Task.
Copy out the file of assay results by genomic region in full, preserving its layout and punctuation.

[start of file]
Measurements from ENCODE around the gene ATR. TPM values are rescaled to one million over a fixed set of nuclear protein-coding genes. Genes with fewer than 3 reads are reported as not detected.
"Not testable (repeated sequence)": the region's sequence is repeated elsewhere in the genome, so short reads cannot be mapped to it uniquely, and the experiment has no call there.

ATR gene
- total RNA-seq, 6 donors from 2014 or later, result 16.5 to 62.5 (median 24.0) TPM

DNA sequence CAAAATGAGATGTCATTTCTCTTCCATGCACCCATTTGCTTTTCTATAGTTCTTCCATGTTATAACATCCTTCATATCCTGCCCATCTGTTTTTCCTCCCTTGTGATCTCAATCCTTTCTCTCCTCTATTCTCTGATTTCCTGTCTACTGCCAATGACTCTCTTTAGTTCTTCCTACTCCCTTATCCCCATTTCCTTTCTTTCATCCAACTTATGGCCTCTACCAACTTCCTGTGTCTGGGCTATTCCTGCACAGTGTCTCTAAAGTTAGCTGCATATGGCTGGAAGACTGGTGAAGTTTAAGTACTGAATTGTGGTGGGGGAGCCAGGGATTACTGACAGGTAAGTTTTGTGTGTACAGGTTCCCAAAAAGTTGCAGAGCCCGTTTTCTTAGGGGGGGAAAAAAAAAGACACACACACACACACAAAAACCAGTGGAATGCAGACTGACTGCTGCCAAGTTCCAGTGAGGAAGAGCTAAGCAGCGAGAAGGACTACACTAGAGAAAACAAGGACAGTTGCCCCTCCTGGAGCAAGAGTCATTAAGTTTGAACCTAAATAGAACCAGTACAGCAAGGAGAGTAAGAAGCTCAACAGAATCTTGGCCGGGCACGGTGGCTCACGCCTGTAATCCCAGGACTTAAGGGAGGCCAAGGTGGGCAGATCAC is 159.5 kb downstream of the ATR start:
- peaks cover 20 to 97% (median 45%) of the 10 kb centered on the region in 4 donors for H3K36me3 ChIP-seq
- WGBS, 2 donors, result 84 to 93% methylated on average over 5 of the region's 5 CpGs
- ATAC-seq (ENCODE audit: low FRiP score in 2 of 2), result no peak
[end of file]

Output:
Measurements from ENCODE around the gene ATR. TPM values are rescaled to one million over a fixed set of nuclear protein-coding genes. Genes with fewer than 3 reads are reported as not detected.
"Not testable (repeated sequence)": the region's sequence is repeated elsewhere in the genome, so short reads cannot be mapped to it uniquely, and the experiment has no call there.

ATR gene
- total RNA-seq, 6 donors from 2014 or later, result 16.5 to 62.5 (median 24.0) TPM

DNA sequence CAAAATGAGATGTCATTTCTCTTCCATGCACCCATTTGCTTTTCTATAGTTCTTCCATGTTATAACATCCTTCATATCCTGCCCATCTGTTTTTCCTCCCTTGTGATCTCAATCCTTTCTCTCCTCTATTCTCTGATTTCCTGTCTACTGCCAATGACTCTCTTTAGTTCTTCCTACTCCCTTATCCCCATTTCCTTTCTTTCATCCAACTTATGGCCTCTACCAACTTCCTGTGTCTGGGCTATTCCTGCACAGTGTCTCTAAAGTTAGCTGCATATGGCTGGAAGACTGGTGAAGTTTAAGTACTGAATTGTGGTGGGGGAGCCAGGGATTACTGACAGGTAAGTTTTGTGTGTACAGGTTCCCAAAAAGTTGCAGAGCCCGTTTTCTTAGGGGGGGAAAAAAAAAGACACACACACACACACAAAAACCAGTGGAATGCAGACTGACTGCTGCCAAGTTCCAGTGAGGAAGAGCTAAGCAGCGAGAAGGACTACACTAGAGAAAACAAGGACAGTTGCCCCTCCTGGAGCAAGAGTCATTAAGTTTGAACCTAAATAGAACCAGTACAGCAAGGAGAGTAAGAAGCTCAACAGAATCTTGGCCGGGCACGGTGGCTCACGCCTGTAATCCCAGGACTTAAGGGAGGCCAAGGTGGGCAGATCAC is 159.5 kb downstream of the ATR start:
- peaks cover 20 to 97% (median 45%) of the 10 kb centered on the region in 4 donors for H3K36me3 ChIP-seq
- WGBS, 2 donors, result 84 to 93% methylated on average over 5 of the region's 5 CpGs
- ATAC-seq (ENCODE audit: low FRiP score in 2 of 2), result no peak